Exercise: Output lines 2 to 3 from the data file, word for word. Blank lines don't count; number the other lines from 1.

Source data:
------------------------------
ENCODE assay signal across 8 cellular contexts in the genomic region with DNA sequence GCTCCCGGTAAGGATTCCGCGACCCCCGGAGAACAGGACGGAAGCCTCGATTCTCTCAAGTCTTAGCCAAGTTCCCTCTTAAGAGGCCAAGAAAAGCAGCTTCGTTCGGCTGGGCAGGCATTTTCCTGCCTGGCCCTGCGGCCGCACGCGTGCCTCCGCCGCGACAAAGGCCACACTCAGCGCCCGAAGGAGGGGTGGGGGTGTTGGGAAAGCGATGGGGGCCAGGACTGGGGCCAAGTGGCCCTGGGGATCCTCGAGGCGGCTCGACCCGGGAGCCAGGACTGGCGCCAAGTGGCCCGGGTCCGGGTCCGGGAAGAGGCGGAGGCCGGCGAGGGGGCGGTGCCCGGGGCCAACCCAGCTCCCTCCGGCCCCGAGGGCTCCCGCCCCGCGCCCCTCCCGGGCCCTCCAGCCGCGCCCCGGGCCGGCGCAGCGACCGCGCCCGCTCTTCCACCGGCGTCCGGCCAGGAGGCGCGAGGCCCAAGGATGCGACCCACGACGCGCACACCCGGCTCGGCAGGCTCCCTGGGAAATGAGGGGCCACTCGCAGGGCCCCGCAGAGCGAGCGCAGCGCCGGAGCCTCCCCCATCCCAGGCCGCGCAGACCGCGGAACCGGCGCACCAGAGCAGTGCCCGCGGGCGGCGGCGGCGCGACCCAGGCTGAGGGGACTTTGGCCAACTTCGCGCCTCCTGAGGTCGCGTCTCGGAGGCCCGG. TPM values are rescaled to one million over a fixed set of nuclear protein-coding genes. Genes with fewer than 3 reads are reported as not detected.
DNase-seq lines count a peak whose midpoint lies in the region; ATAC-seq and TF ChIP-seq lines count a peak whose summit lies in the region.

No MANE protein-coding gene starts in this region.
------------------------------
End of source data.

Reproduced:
DNase-seq lines count a peak whose midpoint lies in the region; ATAC-seq and TF ChIP-seq lines count a peak whose summit lies in the region.

No MANE protein-coding gene starts in this region.